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Re: [WD]: Mandarin language website

From: steph <sniffles@unadorned.org>
Date: Tue, 8 Oct 2002 07:23:45 +1000
To: public-evangelist@w3.org
Message-ID: <20021007212345.GB6903@bund.com.au>

On Mon, Oct 07, 2002 at 06:13:53AM -0400, SanJo wrote:
> 
> I understand that XML is perfect for this although I don't know if it's
> possible to convert XML to HTML or if XHTML has an equivalent for it.

XML -> XHTML can be done with XSLT.

I wrote a private reply to Mike on this subject, I think what
he's asking is somewhat OT for this list, but I'm forwarding it
here for completeness' sake, or if anyone else can give Mike
a hand.

If anything, something like this raises an issue about
language encoding standards such as Unicode vs "old" 8-bit
standards that have been in existence for many years.

Here it is:

From: steph <sniffles@unadorned.org>
To: mike@maupuia.com
Subject: Re: Fwd: [WD]: Mandarin language website
Lines: 53

Hey Mike :)

I saw the forwarded version of your email to webdesign-L, which
I'm no longer on ...

I don't know how much help I'd really be ... :) but given that
I do know Mandarin and did some related stuff for my Honours
thesis some years ago now, maybe I can help a bit.

> Forward---------debut
> Date: Mon, 7 Oct 2002 17:26:03 +1300
> From: Michael Brown <mike@maupuia.com>
> To: list@webdesign-l.com
> Subject: [WD]: Mandarin language website
> 
> We've been asked to give some advice on the issues involved with
> having an English language website translated into Mandarin. This of
> course is not something we've done before! :)
> 
> We're not so much concerned with the translation (as that will be done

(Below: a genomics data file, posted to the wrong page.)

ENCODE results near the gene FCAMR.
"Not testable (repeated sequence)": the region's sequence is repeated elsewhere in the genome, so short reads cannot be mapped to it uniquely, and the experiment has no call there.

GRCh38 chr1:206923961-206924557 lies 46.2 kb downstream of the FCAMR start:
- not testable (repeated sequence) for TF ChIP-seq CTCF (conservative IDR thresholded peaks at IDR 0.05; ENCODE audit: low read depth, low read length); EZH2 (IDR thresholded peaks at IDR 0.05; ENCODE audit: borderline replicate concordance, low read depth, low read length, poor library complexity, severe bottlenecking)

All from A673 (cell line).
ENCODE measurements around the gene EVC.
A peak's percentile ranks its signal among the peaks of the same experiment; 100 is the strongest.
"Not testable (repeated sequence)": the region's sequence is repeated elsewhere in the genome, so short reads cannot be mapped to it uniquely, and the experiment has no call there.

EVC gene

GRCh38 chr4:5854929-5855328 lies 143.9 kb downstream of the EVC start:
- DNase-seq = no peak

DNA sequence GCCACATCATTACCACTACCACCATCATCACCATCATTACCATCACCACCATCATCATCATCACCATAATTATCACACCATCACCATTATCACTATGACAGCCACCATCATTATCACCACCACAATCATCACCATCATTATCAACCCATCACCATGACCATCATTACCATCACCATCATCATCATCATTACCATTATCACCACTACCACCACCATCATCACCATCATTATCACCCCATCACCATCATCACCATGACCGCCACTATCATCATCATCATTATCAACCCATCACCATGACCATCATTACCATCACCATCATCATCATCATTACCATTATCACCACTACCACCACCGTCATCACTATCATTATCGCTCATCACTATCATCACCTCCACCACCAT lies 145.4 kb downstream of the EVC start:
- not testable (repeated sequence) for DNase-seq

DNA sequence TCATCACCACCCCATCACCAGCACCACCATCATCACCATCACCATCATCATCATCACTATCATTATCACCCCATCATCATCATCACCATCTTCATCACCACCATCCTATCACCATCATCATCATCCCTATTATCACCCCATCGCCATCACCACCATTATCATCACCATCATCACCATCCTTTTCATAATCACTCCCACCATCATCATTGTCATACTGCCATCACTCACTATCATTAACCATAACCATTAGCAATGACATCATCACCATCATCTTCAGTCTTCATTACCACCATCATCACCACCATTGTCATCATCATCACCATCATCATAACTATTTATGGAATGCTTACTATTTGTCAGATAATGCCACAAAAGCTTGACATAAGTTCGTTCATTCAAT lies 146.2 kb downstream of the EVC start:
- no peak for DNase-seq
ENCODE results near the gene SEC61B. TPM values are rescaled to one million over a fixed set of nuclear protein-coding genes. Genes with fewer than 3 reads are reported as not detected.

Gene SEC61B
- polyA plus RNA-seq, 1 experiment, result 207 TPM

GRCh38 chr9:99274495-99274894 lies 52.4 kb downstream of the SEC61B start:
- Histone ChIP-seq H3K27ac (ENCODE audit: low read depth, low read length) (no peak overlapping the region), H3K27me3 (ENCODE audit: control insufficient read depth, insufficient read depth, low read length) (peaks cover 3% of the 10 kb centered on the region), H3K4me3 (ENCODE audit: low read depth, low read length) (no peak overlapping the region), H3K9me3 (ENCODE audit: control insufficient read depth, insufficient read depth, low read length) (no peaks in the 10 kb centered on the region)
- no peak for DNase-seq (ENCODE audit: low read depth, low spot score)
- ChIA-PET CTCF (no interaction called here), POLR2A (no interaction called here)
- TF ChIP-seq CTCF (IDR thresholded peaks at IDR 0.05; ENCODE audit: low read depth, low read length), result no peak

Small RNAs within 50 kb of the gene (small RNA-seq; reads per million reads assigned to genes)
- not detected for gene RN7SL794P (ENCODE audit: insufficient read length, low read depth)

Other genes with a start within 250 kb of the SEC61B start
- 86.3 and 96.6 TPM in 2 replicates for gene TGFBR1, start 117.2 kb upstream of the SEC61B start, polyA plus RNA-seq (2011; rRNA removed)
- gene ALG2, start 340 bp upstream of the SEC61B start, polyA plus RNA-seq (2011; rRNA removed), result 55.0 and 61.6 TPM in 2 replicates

> by the client) but with the issues involved in marking-up and
> displaying the HTML pages.

I'm pretty sure you're aware of the two main encodings for
Mandarin: Big-5 for Traditional Character set, and GB for
the Simplified Character set. Unicode contains both sets
of characters for Mandarin/Chinese. I am not aware of an
editor that outputs stuff in Unicode, but it's not hard
to represent Unicode chars in HTML (pretty sure you know that
too). 

There has been editors around for ages for word processing (I don't 
know what encoding Chinese Star uses, but it was a very popular 
software), and it's more than likely that these word processing
packages output HTML, I guess.

I will almost wager that the current Mandarin websites out
there use either Big-5 or GB, which require extra plug-ins. I 
believe you can get a Unicode plug-in for Windows and it is 
not too much of a hassle either.

Both Big-5 and GB are 8-bit, Unicode is 16-bit. :)
(You probably know that too!)

But anyway, hope that helps a little bit. 

cheers,
-steph
Received on Monday, 7 October 2002 17:24:06 UTC

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